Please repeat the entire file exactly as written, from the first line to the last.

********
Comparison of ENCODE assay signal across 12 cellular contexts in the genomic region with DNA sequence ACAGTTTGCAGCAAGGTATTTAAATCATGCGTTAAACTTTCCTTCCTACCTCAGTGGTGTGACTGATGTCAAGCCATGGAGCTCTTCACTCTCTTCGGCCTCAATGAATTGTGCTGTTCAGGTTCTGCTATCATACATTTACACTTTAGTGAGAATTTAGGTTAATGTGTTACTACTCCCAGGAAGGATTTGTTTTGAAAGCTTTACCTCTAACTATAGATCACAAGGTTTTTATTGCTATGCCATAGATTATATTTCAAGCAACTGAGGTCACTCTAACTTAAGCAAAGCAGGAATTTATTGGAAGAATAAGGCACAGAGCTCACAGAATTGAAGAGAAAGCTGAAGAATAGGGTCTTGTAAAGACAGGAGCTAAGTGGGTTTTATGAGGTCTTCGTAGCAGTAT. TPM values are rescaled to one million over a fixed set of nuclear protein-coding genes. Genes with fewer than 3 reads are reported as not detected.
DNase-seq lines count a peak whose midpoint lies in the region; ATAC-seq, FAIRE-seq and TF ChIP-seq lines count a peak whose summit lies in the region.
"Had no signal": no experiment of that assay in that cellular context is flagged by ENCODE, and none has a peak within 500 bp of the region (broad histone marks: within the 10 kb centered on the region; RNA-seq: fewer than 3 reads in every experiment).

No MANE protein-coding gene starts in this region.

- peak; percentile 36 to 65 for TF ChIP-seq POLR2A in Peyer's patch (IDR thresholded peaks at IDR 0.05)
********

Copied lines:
Comparison of ENCODE assay signal across 12 cellular contexts in the genomic region with DNA sequence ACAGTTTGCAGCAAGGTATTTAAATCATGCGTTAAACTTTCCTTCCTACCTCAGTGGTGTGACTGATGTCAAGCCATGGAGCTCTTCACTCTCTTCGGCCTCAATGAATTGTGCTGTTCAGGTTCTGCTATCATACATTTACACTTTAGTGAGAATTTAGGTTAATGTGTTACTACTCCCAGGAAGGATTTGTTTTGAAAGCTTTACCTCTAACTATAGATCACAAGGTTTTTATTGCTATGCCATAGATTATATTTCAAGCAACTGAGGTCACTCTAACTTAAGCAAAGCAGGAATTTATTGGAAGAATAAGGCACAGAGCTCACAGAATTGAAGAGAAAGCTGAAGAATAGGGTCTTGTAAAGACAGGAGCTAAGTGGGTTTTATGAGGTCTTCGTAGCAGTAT. TPM values are rescaled to one million over a fixed set of nuclear protein-coding genes. Genes with fewer than 3 reads are reported as not detected.
DNase-seq lines count a peak whose midpoint lies in the region; ATAC-seq, FAIRE-seq and TF ChIP-seq lines count a peak whose summit lies in the region.
"Had no signal": no experiment of that assay in that cellular context is flagged by ENCODE, and none has a peak within 500 bp of the region (broad histone marks: within the 10 kb centered on the region; RNA-seq: fewer than 3 reads in every experiment).

No MANE protein-coding gene starts in this region.

- peak; percentile 36 to 65 for TF ChIP-seq POLR2A in Peyer's patch (IDR thresholded peaks at IDR 0.05)